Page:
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Lesson Plans


Curriculum Issues

[ Thread ][ Subject ][ Author ][ Date ]
Marilyn Schnake (mschnake)
Wed, 26 Feb 1997 07:39:40 -0600

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"This message responds to the second week's suggested activities in the
Curriculum Issues Seminar, which is accessible through "Our Place in the
World," a curriculum resource posted on ArtsEdNet, the website."

Effective Instructional Themes

The following is an exercise in theme building as I respond to the
suggested activities. Because I believe thematic lessons are excellent ways
to organize learning experiences, I use this opportunity to explore a
specific theme. My experience as an art specialist, arts coordinator, and
general classroom teacher lead me to recognize the profound opportunities
for concept connections. And themes are a natural way to make connections
sensible. To form generalized statements about those concepts suggests a
cohesive assembling of learning experiences that are meaningful to students
and will be remembered by students.

I analyzed G. Chalmer's listing of broad themes (Cultrual Pluralism)
related to "makers" and compared to the theme of "Our Place in the World."
In both, 1) we learn about who we are as "makers" 2) who use the resources,
materials we have available to us, and processes we understand to create 3)
in some place at some time.

Distinctive characteristics of the theme: Our Place in the World

1) relates to real life and human behaviors, 2) relates to other academic
domains in general education, 3) centers on generalized statements about
art rather than about isolated bits of knowledge with no connectedness, 4)
expects art learning to be about something--a greater purpose, 5)
encourages inquiry, discovery, and higher levels of thinking (synthesis and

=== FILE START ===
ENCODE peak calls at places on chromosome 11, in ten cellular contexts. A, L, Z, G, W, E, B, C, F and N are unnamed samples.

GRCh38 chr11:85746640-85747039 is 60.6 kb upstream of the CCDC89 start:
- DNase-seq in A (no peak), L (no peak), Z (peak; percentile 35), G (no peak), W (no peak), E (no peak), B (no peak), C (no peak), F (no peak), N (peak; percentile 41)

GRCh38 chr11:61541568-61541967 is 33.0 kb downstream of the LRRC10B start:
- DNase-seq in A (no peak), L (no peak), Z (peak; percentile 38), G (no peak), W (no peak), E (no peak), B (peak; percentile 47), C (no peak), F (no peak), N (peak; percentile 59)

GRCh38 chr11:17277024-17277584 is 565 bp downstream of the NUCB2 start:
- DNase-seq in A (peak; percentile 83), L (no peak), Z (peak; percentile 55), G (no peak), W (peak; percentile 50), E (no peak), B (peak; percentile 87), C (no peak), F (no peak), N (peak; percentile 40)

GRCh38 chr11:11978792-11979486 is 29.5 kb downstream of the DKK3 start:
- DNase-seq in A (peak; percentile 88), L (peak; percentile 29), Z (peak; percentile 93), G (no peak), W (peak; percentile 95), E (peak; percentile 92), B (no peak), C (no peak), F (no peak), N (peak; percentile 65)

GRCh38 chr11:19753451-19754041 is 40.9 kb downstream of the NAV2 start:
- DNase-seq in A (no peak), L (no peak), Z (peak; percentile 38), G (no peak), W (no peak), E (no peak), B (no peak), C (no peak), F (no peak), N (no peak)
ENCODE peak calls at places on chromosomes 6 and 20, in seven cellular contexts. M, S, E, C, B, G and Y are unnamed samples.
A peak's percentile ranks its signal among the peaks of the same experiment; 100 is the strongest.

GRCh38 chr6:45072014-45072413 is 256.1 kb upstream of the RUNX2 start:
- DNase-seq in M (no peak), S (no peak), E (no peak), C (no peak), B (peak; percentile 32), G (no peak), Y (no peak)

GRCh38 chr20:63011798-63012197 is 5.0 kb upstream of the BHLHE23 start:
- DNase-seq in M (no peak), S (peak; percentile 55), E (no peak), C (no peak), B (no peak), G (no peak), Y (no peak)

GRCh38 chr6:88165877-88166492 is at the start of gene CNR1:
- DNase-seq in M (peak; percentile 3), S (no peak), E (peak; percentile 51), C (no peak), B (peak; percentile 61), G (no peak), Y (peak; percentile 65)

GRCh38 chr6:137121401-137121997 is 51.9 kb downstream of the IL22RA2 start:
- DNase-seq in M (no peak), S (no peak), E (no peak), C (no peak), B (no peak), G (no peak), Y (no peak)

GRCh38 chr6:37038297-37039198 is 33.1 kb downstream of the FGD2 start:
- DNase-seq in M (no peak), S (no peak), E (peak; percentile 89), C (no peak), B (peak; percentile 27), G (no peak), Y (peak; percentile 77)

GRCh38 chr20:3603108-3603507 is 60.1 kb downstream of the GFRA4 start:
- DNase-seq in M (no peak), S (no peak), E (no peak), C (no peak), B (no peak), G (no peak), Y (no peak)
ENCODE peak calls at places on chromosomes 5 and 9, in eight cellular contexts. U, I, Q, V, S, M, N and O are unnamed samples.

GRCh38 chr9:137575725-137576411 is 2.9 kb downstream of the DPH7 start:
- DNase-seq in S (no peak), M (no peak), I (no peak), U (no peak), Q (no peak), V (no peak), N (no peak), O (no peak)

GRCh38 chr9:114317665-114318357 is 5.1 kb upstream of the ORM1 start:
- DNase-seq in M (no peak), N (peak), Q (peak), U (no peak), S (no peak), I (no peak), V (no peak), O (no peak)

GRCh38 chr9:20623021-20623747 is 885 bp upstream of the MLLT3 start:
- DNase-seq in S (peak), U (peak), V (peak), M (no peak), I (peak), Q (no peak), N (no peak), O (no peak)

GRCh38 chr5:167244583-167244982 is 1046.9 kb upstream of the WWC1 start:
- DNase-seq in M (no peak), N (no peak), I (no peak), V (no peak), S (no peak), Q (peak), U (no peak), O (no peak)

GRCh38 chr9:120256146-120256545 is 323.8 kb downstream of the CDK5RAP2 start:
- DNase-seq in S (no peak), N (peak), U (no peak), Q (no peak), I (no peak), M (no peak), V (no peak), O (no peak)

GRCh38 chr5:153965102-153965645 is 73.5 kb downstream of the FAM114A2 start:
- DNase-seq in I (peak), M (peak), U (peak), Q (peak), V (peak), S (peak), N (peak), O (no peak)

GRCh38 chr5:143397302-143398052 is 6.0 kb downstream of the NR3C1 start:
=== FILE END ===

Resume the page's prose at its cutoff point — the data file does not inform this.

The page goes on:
evaluation).

For example, to develop a theme . . .

makers who are "enhancers and decorators (e.g., makers of printed and woven
textiles and ceramic tiles)

A possible generalized statement of a theme (nature of man and the nature
of art):

"People like to aesthetically decorate and enhance things they make and
other people like to view those things."

Introduction:

For the teacher: Students would explore various cultures' objects and
functional forms and discover patterns and non patterns that relate to
people's lives where and when. Experiencing art criticism to find meaning
of decorative markings, creating personal decorative markings, gaining
insight through art historical exemplars from various cultures, and
questioning issues of aesthetics would be organized experiences in a unit
of study with 5th graders.

For students: Makers in most cultures through time created objects and
functional forms we enjoy viewing. They often used ideas from their
environment to enhance and to decorate those objects. Makers decorated
based on personal preferences and resources available.

I think this would be a fun unit to develop with students about THEIR place
in their world . . . enhancement of their clothing, shelter, packaging,
etc.--all manner of design and as a maker.


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